Hepatitis C Persists in Exeter Hospital Patients
A total of 31 people connected to Exeter Hospital have now been diagnosed with hepatitis C.
State officials reported July 12 that four more cases of the serious liver disease were discovered in addition to the 26 others diagnosed since the end of May. One additional person, a hospital employee, also has been found to have the disease.
The number of cases has grown progressively since hospital administrators held a news conference to announce finding the four cases when they were first found.
Investigators said in June that they believed the outbreak began when a hospital employee stole and injected some drugs from the facility and then infected patients who were injected with contaminated syringes or needles.
The hospital is asking all patients who were treated between Oct. 1, 2010, and May 25, 2012, in the facility's cardiac catheterization lab and a recovery room next door to make contact and be tested for hepatitis C.
Director of Public Health Dr. José Montero stated Thursday that they were testing patients who had been at the hospital since Oct. 1, 2010. Hospital administrators said over 1,000 patients have been identified and had blood tests. An additional 50 have yet to be tested. The hospital is trying to reach these remaining former patients.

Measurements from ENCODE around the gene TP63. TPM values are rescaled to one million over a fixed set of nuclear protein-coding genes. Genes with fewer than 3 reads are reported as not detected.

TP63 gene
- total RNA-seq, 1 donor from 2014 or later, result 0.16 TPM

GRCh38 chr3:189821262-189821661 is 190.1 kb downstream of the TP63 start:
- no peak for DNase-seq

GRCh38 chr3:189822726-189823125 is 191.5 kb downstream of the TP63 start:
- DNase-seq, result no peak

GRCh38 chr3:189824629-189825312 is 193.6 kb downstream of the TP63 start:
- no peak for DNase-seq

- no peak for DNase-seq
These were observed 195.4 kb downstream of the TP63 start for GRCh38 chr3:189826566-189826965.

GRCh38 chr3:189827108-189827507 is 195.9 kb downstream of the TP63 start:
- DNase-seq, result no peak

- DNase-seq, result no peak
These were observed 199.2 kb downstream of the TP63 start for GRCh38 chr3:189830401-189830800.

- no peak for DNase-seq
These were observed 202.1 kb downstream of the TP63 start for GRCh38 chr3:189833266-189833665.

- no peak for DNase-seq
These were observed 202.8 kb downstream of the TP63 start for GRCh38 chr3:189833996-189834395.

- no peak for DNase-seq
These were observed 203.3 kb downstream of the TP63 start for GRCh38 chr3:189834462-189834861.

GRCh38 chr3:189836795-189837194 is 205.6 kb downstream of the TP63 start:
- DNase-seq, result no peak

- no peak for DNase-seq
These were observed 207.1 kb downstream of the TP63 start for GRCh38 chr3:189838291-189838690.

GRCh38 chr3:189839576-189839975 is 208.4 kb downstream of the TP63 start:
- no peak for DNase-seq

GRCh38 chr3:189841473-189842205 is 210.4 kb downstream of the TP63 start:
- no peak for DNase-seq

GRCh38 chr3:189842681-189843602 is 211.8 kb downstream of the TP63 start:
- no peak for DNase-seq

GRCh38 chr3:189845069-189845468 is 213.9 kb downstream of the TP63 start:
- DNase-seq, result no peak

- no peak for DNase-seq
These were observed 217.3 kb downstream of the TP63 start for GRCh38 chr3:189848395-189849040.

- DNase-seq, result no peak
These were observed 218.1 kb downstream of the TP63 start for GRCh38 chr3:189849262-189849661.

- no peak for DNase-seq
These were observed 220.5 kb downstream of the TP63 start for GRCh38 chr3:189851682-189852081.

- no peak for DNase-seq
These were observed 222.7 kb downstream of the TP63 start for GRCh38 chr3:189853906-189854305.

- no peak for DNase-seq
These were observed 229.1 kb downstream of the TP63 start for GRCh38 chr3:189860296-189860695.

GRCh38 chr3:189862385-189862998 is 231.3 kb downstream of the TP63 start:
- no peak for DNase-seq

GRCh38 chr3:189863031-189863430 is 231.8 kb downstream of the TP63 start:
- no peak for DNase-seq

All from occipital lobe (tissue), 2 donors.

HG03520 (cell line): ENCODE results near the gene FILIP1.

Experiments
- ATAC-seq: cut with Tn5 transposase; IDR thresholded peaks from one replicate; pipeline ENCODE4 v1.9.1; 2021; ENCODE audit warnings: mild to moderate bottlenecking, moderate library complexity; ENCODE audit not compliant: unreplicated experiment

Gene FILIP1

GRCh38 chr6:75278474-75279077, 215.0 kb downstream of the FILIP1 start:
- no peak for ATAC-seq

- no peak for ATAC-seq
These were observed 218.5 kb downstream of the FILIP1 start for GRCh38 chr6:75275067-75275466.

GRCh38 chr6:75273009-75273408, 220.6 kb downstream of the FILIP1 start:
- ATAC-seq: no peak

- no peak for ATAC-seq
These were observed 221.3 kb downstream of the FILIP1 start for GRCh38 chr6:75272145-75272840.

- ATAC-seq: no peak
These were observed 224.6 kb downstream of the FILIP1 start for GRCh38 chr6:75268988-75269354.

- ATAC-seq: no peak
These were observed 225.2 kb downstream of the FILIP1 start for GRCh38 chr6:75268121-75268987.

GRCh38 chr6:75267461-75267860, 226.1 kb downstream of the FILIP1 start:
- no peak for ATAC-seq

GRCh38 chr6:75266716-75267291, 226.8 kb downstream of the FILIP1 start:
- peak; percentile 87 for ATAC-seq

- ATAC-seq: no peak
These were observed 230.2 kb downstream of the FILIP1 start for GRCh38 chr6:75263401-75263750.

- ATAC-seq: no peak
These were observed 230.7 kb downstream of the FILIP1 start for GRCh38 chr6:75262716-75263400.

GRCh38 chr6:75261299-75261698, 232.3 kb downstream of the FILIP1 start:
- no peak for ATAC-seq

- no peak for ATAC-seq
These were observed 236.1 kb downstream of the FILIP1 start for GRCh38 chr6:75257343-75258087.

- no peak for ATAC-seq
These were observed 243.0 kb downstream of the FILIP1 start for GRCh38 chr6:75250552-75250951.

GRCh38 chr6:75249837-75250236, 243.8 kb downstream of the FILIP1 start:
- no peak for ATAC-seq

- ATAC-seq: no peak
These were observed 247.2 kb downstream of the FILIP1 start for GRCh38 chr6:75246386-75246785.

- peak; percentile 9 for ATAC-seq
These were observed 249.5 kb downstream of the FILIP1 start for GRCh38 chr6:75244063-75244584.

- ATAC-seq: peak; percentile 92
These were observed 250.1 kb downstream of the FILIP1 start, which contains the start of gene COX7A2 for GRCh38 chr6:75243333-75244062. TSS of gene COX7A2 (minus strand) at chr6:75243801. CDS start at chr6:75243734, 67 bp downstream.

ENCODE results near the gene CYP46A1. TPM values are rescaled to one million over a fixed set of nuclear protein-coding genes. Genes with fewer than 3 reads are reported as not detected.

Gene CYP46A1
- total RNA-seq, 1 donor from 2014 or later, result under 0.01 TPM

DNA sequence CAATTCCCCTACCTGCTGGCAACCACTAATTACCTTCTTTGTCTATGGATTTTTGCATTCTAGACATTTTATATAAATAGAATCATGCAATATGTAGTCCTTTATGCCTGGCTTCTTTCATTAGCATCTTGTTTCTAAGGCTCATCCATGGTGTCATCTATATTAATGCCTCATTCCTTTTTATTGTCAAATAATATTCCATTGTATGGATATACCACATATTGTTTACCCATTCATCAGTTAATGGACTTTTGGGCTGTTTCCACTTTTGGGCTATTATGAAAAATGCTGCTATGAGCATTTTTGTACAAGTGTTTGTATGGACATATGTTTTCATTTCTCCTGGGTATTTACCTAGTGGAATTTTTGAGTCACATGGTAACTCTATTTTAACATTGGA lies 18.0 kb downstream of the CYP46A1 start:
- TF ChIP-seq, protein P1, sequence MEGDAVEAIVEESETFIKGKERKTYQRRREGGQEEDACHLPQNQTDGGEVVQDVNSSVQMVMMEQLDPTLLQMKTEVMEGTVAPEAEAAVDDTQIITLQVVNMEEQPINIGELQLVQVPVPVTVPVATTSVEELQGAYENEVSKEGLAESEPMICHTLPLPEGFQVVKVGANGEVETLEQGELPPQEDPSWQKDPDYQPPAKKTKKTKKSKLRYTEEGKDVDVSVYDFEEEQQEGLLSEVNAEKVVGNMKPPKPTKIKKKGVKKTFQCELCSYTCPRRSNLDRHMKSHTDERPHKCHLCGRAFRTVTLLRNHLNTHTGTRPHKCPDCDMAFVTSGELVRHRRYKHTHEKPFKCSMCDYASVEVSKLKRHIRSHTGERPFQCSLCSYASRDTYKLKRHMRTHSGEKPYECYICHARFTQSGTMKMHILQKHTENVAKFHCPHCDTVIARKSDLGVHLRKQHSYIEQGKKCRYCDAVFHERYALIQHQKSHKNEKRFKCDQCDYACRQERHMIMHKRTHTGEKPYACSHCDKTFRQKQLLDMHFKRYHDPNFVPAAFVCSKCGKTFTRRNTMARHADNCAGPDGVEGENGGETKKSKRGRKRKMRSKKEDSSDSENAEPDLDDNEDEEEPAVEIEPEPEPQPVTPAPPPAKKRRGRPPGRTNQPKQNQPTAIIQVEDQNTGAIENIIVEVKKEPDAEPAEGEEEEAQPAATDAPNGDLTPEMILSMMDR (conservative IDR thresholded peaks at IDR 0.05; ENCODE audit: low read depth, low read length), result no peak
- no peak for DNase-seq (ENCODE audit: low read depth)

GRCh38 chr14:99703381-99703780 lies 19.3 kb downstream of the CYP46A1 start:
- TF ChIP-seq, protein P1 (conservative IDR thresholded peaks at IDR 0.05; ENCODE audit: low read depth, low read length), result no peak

The hospital released a statement saying, "Our staff continues to actively reach out to these identified patients and is doing everything they can to contact them to contact them and schedule an appointment as soon as possible."
Patients who have yet to be tested may make an appointment by calling Exeter Hospital's Information and Referral Center.
The attorney general from New Hampshire and representatives from the U.S. Attorney's Office have indicated they are trying to determine if a crime was committed.
Since the beginning of July nearly 60 patients who had been treated at the hospital have filed lawsuits. Of the 60, a minimum of 47 patients have decided to take part in a class-action lawsuit. Twelve others are filing individually.
Hepatitis C is a viral disease that causes the liver to swell. The illness is usually not noticed when it is first contracted. If the swelling of the liver persists, scarring of the liver and cirrhosis develop.
Patients infected with hepatitis C often suffer from long-term possibly debilitating disease.
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